Marine Conservation in South La Jolla

Latest update March 18, 2019 Started on May 21, 2018
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WildCoast Floating Lab expeditions for under served youth in San Diego county use the latest and greatest technology to inspire and foster future coastal stewards. These trips leave from Mission Bay and gather data in the 6yo South La Jolla Marine Protected Area. We will be integrating the OpenROV underwater remote operated vehicles into this program and documenting the process here.

May 21, 2018
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Preparation

We are super excited to start the new WildCoast Float Labs season. This year we hope to add multiple OpenROV Tridents to the line up and improve upon our underwater aspect of the Float Labs. The VR goggles have proven to be unreliable and ill suited for a saltwater environment. We are hoping the between the new OpenROV controller with built in screen and Toughbook laptop with sunlight viewable screen will be able to accommodate a larger group of kids for live viewings. I have also experimented with a few different apps that will give us the ability to stream a live fed to an onboard TV and Wildcoast iPads. Apowermirror works between the Android control device and an apple products such as iPhone and iPad with hardly any lag.


We have several Float labs scheduled for April. Be sure to check back for updates.

So the Float labs are done for the year and the ROV aspect is taking shape.


The kids in the ROV group get a quick run down of the ROV before it is deployed. We then run a random transect for about 10 minutes, time permitting, we will run a second transect. Line transects would produce better data but the outreach aspect would suffer as a result. Checking cracks and structures produces a lot more wildlife viewing opportunities. I have adopted diver protocols from California reef check to use with the ROV and we fill out their data sheets. In future we hope to make them a data partner and further adapt their protocols for the ROV. The reef check guide is helpful in identifying species in the water. See it here...http://www.reefcheck.org/PDFs/REEF%20CHECK%20CALIFORNIAManual%208th%20Edition%202015-web.pdf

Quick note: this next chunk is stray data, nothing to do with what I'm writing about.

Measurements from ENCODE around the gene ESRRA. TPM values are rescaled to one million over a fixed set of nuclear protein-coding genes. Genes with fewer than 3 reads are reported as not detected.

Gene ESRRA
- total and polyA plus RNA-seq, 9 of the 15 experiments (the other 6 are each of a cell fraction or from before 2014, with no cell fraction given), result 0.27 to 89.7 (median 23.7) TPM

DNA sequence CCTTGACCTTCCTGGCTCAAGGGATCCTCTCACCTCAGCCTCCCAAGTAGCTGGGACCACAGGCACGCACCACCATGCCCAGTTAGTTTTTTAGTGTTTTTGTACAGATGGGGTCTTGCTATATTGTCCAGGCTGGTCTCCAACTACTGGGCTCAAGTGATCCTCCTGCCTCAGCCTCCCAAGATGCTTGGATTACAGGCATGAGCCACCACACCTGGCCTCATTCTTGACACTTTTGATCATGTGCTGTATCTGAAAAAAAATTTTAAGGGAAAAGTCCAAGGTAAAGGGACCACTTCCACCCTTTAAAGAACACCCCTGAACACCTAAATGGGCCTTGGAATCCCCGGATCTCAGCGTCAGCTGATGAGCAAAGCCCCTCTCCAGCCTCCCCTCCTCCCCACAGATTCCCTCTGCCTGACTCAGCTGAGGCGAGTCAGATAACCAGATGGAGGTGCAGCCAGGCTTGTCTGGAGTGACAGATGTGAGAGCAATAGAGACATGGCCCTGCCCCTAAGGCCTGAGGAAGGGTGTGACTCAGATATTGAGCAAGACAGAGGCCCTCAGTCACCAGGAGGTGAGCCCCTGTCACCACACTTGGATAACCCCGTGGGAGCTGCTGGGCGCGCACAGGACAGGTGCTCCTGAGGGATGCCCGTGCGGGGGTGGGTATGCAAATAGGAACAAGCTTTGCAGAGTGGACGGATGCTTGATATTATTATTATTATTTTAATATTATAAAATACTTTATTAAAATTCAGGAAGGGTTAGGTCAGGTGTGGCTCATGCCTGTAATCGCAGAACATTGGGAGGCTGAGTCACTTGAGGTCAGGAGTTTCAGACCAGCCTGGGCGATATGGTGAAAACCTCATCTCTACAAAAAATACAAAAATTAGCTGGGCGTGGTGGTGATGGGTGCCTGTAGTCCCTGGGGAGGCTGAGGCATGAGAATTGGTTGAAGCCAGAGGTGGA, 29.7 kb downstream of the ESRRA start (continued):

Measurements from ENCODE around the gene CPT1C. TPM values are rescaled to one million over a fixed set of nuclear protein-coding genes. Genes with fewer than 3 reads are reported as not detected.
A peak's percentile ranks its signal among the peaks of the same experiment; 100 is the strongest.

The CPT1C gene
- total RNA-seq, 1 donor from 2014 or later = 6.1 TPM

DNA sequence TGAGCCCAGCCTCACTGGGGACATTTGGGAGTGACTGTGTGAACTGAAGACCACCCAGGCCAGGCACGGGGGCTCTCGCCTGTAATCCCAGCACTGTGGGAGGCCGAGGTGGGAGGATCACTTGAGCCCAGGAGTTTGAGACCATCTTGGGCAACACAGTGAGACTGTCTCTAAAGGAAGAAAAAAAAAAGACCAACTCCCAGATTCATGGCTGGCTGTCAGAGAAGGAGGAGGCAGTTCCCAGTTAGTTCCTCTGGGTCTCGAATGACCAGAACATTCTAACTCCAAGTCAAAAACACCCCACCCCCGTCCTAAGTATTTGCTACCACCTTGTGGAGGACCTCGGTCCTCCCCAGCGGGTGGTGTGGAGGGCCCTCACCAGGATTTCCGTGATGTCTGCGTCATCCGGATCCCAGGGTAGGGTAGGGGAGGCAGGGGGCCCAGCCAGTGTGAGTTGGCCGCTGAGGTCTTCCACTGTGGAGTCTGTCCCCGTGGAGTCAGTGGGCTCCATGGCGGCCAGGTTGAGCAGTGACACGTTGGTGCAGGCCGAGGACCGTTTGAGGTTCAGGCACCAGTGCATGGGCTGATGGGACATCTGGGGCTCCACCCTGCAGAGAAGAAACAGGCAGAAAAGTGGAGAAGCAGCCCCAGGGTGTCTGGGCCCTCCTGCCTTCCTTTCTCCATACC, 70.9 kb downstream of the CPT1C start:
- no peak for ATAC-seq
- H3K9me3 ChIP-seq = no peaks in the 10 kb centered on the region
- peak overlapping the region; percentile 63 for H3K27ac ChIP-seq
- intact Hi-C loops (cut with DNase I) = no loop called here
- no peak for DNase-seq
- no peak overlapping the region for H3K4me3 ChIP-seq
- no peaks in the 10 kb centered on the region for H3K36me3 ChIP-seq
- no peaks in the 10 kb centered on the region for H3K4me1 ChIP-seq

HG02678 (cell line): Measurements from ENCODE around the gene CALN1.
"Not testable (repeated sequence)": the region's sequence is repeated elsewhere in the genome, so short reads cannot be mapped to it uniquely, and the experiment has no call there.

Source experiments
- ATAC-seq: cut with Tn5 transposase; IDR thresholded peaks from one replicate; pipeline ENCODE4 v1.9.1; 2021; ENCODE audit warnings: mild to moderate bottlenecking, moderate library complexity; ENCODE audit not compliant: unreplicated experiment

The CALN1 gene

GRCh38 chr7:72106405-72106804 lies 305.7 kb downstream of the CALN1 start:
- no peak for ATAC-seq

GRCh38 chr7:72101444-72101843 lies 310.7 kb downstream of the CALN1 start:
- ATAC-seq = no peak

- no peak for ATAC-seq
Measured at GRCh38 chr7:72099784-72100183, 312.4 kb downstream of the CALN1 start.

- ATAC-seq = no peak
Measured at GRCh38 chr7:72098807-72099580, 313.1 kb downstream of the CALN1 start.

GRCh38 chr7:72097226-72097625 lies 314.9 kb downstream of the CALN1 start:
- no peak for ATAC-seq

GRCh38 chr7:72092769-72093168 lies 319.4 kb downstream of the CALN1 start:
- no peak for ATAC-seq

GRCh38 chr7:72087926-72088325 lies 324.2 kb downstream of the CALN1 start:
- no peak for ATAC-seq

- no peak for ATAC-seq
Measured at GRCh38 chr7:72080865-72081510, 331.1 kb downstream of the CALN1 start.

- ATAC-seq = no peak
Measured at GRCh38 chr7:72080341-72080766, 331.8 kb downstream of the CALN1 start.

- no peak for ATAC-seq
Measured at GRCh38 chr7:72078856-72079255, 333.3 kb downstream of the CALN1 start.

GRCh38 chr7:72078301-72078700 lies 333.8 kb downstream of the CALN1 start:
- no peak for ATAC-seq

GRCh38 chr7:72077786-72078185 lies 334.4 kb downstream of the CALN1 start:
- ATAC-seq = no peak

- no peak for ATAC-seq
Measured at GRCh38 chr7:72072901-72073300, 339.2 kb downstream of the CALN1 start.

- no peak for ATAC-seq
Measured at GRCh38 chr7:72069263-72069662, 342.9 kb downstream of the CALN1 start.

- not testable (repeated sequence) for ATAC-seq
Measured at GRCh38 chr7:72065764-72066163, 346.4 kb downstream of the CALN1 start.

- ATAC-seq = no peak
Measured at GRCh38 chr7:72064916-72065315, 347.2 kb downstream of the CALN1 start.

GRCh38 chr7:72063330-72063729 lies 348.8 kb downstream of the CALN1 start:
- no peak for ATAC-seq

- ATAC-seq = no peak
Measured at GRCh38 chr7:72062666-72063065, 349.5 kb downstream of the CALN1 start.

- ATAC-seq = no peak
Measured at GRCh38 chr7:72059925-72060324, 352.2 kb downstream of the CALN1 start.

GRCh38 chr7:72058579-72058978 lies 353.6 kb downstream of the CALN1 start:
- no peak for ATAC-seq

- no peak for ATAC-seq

WildCoast also put together a little video with some footage. https://youtu.be/Wd1CI6zM-Ec

Here is some experimental footage with the 360 camera rig...https://youtu.be/13RIcce2AyQ

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The Trident is really portable and can be operated using an Android phone. My set up consist of Galaxy S8 Active to a USB/HDMI adapter then to the Cinemizer VR glasses via HDMI cable. The Trident transmits from the topside adapter, seen in the middle of the tether reel, to any WIFI device(beta versions are only working on Android devices but that will change). An app controls the ROV with touch controls on the phone or with a standard gamepad. The touch controls work well and the phone is waterproof, most game controllers are not. The phone screen works well enough to pilot the ROV but details do get washed out in the sunlight. The VR glasses eliminate the glare problem, give you a second live view to share, and are a totally awesome way to ride along.


The other ROV is much bigger and has several steps to operate, both pre-dive and post. The electronics tubes need to be warmed up, seals triple checked, computer connected, and a host of other little things. It uses Blue Robotics thrusters and the 360 cam/light cube housing come from them as well. These thrusters are less likely to get wrapped up, can easily run in murky water, and will be caged to hopefully keep the eel grass out. This ROV will also the the ability to go a little deeper and is wired to accept a payload. Payload could be anything from a gripper claw to a water sampler. There are also two laser 10cm that can help measure things. Electronics and software come from OpenROV. The frame was cold molded from HDPE in my garage.

Both ROVs are capable or transmitting via Wifi to multiple devices and we will be experimenting with that in future expeditions. They can record depth and heading, have heading and depth hold, are really not that difficult to pilot.

The Garmin 360 camera I choose because it is so flexible. The batteries can be swapped, it can be plugged into a battery pack, lens can be replaced, HDMI out, and takes an micro SD card. No one makes a waterproof housing for it yet, thus the DIY one I pieced together from Blue Robotics. The editing software is super intuitive but i should confess, I have always been a fan of Garmin products. Just keep in mind some of things I mentioned above when searching for a 360 camera. The technology is moving fast so this could be outdated already.